The firefighters of Menlo Park, California, pride themselves on forward thinking. Having embraced drones (with some help from friends, including a few household names), they are working to spread the word and help others do good things with robots.
If future 911 calls in Menlo Park are answered first by an autonomous flying robot that assesses the situation and beams data and images to firefighters stuck on gridlocked streets long before they reach the scene, and perhaps deploys a medical kit or other useful item, there’s a very good chance that such a drone will be a local product.
While Texas is home to many of the firefighters most experienced in the use of drones for emergency response, and the Austin Fire Department’s Robotics Emergency Deployment team was the first of several to secure an FAA Certificate of Authorization to operate drones for emergency services, and currently operates both aerial and aquatic rescue robots, Menlo Park has a few advantages in geography and a neighborhood rich in all of the resources of Silicon Valley.
The fire district that protects Menlo Park, East Palo Alto, Atherton, and a sizeable chunk of San Francisco Bay is a stone’s throw from the NASA Ames Research Center in Mountain View. Menlo Park Fire District Chief Harold Schapelhouman, who is among the nation’s leaders and experts in urban search and rescue, previously worked with Parimal Kopardekar, who currently leads the NASA UAS Traffic Management program—a joint effort by NASA and the FAA and other collaborators to design and test a system to facilitate safe integration of unmanned aircraft—as principal investigator.
Capt. Chris Dennebaum, the fire district UAS coordinator, said Kopardekar connected the department with NASA experts who helped the fire district with its FAA authorization application and related matters. DJI Director of Education Romeo Durscher helped train Menlo Park firefighters to fly their DJI drones. The Chinese firm that dominates the consumer drone market worldwide manufactured all of the drones Menlo Park has flown to date, including a Mavic that survived a downpour to deliver valuable, real-time information about the status of a damaged bridge spanning a flooded creek in February.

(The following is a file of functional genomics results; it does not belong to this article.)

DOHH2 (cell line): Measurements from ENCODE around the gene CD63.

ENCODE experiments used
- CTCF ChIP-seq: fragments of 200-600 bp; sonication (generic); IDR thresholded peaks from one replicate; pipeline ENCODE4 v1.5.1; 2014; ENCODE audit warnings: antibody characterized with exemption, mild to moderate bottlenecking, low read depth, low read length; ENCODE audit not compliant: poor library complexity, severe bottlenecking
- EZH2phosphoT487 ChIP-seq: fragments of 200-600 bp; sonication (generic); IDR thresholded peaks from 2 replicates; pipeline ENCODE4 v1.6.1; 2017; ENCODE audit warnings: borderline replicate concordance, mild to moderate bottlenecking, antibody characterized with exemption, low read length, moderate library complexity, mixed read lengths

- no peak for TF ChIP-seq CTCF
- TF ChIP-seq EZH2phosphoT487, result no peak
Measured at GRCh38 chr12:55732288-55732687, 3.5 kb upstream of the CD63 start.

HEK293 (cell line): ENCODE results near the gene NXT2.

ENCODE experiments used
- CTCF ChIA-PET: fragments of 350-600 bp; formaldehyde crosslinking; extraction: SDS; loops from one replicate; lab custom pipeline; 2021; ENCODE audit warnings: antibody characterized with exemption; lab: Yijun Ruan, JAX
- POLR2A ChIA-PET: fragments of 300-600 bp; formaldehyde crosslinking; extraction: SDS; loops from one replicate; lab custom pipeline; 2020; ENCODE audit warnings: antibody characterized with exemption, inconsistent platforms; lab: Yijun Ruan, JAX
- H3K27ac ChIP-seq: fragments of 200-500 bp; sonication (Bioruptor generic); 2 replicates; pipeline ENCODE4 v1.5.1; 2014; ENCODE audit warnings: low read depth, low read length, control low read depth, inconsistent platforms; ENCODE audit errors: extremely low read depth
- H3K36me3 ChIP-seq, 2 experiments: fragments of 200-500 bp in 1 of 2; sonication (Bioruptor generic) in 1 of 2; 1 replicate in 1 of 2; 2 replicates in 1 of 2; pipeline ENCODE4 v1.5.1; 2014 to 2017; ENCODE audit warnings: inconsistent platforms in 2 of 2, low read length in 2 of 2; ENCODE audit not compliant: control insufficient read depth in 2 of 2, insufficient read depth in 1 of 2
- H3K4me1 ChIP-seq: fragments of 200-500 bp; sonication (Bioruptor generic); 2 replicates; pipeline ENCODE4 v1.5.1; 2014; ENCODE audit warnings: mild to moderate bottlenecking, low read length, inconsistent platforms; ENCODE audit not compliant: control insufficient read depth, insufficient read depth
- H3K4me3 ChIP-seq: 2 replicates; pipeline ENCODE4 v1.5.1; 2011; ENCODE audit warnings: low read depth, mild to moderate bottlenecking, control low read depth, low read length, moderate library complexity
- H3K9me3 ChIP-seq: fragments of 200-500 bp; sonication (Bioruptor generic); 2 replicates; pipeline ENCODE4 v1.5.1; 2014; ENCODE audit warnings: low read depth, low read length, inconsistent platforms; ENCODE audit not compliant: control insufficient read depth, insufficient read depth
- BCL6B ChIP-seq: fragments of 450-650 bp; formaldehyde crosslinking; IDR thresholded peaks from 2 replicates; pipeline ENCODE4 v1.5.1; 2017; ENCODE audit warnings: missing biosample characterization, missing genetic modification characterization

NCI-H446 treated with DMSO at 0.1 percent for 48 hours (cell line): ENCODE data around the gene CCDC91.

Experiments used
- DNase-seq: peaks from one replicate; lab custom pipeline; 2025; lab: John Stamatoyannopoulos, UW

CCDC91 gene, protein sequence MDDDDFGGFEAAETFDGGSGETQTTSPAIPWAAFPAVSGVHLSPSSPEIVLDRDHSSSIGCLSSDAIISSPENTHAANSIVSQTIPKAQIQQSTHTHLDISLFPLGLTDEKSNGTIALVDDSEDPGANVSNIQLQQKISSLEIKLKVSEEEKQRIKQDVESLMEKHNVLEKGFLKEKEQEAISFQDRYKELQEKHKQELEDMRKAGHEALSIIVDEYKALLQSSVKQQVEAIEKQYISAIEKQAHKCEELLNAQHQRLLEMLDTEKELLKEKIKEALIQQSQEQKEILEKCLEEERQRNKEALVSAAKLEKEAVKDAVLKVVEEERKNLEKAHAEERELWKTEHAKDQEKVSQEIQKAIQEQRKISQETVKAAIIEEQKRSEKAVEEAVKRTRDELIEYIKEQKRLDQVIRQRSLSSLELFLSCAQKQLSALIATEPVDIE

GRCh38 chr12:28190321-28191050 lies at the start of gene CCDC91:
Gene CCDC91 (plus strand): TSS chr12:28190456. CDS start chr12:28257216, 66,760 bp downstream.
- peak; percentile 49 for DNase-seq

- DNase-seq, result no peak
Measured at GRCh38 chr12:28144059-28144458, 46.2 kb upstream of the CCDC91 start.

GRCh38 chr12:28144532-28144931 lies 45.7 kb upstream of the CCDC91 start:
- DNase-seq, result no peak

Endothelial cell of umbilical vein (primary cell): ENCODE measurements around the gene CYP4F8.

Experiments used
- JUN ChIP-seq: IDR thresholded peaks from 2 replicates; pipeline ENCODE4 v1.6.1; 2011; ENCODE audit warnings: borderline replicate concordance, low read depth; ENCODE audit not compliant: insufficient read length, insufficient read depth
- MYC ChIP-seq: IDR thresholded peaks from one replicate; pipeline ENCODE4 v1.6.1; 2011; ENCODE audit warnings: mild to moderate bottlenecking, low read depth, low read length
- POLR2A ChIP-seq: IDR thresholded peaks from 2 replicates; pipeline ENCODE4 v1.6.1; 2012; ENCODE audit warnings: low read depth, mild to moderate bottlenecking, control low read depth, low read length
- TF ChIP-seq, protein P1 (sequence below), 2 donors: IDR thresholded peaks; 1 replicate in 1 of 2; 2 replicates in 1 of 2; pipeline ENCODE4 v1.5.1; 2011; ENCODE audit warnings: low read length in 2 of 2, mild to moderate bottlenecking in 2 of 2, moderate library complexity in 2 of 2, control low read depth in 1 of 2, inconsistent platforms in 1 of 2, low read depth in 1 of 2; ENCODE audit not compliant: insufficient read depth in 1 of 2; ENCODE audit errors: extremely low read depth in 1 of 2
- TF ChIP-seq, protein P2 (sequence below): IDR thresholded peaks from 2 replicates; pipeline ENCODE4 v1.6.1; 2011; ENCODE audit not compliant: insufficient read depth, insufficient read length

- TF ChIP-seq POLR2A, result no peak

“What we’ve done is basically associate ourselves with a lot of smart people,” Dennebaum said in a telephone interview. He is not kidding: The fire district has trained its firefighters to fly drones using the facilities of the Stanford Linear Accelerator, known as the SLAC National Accelerator Laboratory at Stanford University, which has since 1962 hosted experiments that led to Nobel prizes for six scientists.
Menlo Park is also the home of Facebook, the social media giant that employs more than 6,000 people at the global headquarters that the firefighters of Menlo Park protect. Not coincidentally, Facebook donated $300,000 to the fire district in 2015, which helped the department acquire a lot of cutting-edge technology, including thermal cameras and drones.
The drones already in hand are only the beginning.
The fire district in March signed a formal agreement with the Menlo Park firm Matternet, a world leader in the development of autonomous drones that fly beyond line of sight. Matternet has developed these capabilities overseas, including Switzerland, where Matternet drones flew tests to determine the feasibility of mail delivery by drones for Swiss Post in 2015; Matternet announced in September a partnership with Mercedes-Benz to develop a delivery van with an integrated drone that can deliver packages from the van, the much-sought-after last-mile solution that package companies around the world are seeking.